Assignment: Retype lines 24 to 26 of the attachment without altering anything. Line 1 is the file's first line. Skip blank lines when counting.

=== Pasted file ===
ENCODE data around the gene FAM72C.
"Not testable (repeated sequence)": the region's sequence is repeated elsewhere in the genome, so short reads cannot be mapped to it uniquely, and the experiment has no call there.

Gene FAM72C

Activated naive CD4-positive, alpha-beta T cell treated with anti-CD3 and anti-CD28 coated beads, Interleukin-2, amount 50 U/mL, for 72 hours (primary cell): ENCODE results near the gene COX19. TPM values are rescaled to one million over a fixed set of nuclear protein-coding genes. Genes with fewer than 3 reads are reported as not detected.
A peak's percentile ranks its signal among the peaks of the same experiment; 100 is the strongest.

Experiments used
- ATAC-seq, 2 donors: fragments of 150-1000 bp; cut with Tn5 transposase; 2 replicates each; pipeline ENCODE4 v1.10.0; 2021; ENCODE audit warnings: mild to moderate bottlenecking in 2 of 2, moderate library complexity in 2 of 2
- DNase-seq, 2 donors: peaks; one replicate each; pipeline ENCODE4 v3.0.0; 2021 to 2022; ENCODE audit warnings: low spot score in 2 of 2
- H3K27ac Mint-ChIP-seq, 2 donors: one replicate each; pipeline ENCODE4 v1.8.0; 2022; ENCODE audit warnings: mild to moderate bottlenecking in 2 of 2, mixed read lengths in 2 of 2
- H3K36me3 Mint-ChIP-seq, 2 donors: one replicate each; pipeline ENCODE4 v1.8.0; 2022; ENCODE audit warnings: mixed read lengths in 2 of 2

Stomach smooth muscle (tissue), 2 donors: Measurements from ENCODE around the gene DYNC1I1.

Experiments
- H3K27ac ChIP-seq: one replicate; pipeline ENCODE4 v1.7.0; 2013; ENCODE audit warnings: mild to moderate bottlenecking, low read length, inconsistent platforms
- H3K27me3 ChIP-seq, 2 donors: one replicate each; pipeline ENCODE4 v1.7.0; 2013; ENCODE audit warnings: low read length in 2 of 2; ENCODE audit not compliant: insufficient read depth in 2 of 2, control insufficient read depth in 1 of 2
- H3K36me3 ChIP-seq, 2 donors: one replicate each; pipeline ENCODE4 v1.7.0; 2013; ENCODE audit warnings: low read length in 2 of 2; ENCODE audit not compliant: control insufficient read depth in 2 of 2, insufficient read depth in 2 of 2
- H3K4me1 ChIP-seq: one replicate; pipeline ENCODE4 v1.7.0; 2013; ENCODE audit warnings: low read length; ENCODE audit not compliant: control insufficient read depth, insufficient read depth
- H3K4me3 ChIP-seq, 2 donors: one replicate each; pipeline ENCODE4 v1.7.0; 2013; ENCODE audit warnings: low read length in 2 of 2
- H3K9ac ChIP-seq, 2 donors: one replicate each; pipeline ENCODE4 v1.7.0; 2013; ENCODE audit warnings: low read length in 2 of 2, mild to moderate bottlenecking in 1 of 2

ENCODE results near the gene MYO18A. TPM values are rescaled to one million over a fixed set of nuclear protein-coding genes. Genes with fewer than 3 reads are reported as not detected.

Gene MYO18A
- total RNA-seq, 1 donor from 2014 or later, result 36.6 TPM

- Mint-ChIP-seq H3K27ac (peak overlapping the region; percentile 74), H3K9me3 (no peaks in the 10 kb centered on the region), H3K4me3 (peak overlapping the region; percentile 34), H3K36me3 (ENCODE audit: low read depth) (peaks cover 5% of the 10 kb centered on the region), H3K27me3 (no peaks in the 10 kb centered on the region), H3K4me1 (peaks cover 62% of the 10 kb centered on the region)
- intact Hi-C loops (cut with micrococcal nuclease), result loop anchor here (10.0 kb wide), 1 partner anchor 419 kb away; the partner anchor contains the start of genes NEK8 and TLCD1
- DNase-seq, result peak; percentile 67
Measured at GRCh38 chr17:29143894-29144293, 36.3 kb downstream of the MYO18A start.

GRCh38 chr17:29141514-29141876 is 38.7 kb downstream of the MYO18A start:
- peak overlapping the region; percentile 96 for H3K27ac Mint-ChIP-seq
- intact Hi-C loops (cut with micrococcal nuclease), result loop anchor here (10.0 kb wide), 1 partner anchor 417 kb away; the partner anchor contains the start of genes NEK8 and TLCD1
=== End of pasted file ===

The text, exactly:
- DNase-seq, result peak; percentile 67
Measured at GRCh38 chr17:29143894-29144293, 36.3 kb downstream of the MYO18A start.

GRCh38 chr17:29141514-29141876 is 38.7 kb downstream of the MYO18A start: